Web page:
Japan’s largest container line plans to test a remote-controlled vessel across the Pacific Ocean in 2019 as it pursues fully autonomous technology that could disrupt the global shipping industry.
Nippon Yusen K.K. is considering using a large container ship for the test from Japan to North America and a crew will be on standby for safe operations, Hideyuki Ando, a senior general manager at Monohakobi Technology Institute, said on August 23. The institute, a unit of Nippon Yusen, conducts research and development in areas such as safe vessel operation, energy saving, and logistics.
The Tokyo-based cargo carrier is joining a list of companies worldwide working to develop vessels without sailors that may help the $334 billion global shipping industry cut costs and boost safety. The technology may help eliminate human errors that are responsible for a vast majority of all marine casualties.
The U.S. Navy’s warships were involved in four serious incidents in the western Pacific this year, resulting in loss of lives and damage to defense hardware. In the latest accident this week, 10 American sailors were reported missing and five injured after an oil tanker rammed into the USS John S. McCain, a guided missile destroyer, off the Malacca Strait -- home to one of the world’s busiest shipping lanes.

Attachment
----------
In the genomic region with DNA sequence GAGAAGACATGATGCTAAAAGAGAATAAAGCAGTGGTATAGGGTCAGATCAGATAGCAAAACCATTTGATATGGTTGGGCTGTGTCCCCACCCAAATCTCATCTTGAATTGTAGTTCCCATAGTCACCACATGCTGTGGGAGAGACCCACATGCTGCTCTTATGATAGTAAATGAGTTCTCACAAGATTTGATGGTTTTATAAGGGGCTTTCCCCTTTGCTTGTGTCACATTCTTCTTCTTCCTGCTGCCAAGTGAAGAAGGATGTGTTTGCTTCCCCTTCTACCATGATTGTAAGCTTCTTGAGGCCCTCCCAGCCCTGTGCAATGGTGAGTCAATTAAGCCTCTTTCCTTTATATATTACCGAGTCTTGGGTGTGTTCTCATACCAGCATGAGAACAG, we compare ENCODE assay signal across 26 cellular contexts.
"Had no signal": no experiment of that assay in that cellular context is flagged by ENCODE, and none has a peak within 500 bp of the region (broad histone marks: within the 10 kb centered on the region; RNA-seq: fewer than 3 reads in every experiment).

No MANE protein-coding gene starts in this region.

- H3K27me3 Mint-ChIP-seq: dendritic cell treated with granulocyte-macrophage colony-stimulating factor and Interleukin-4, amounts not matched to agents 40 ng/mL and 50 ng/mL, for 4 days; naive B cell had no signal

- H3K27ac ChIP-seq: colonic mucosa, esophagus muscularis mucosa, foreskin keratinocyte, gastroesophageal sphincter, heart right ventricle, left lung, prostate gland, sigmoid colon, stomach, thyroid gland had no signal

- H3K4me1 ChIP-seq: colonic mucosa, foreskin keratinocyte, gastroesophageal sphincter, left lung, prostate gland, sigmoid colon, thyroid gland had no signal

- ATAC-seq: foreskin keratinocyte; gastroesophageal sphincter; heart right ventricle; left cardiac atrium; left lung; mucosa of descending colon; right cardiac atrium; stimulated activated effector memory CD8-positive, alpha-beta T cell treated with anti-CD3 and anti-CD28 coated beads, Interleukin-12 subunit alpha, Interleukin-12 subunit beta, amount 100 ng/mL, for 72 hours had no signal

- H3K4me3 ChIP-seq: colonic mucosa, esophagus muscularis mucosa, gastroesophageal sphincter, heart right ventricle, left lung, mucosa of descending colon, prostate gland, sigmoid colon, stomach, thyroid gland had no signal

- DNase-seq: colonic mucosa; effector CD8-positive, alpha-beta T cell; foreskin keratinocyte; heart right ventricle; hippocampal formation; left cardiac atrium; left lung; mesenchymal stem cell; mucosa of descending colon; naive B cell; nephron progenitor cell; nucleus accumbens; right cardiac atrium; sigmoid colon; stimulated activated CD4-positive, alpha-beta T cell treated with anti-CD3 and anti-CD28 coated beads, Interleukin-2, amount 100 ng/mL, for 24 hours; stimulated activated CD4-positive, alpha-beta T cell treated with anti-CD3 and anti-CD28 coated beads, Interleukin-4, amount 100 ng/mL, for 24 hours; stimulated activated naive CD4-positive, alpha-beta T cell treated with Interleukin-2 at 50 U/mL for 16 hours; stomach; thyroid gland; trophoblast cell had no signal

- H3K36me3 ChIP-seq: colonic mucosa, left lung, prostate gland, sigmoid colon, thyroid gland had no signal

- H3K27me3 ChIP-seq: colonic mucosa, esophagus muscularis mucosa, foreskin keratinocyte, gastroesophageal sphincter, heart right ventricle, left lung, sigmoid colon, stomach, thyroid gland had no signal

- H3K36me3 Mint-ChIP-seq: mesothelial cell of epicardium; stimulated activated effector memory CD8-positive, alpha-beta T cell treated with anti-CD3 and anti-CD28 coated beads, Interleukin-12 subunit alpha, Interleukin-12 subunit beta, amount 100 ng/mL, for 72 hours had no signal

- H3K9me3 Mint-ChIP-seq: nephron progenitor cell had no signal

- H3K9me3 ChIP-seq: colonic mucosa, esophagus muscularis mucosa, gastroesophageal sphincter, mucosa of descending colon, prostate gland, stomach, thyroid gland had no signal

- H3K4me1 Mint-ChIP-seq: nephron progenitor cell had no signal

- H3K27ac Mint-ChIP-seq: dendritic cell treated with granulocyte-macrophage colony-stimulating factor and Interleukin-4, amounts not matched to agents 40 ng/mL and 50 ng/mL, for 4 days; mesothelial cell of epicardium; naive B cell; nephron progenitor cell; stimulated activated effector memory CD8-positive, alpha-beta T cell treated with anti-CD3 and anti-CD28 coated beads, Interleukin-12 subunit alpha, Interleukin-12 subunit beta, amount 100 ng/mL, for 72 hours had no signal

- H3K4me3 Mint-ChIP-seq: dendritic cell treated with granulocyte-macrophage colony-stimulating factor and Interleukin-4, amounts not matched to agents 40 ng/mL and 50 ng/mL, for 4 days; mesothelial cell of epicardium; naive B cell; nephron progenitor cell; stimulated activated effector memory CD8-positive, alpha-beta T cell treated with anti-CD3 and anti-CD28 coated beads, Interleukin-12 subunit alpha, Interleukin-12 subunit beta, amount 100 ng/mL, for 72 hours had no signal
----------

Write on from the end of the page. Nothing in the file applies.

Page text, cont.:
Rolls-Royce Holdings Plc, BHP Billiton Ltd., the world’s biggest mining company, and fertilizer producer Yara International ASA are all studying the introduction of autonomous ships. Yara is aiming to test remote operation in coastal waters in 2019, it said in May.
Nippon Yusen said last year that it tied up with radar manufacturer Furuno Electric Co. and communication equipment-makers Japan Radio Co. and Tokyo Keiki Inc. to study crash avoidance techniques using autonomous ships.
Mitsui O.S.K. Lines Ltd. and Kawasaki Kisen Kaisha Ltd., Japan’s second- and third-largest shipping lines, are also working on autonomous ship technology but declined to say when they would sail a test ship.
Japan’s government is backing research into data transmission and setting domestic and international standards for automated ships. Its goal is to have the cutting-edge transmission technology included on 250 ships built domestically by 2025, it said in a white paper in June.
By Chris Cooper and Kiyotaka Matsuda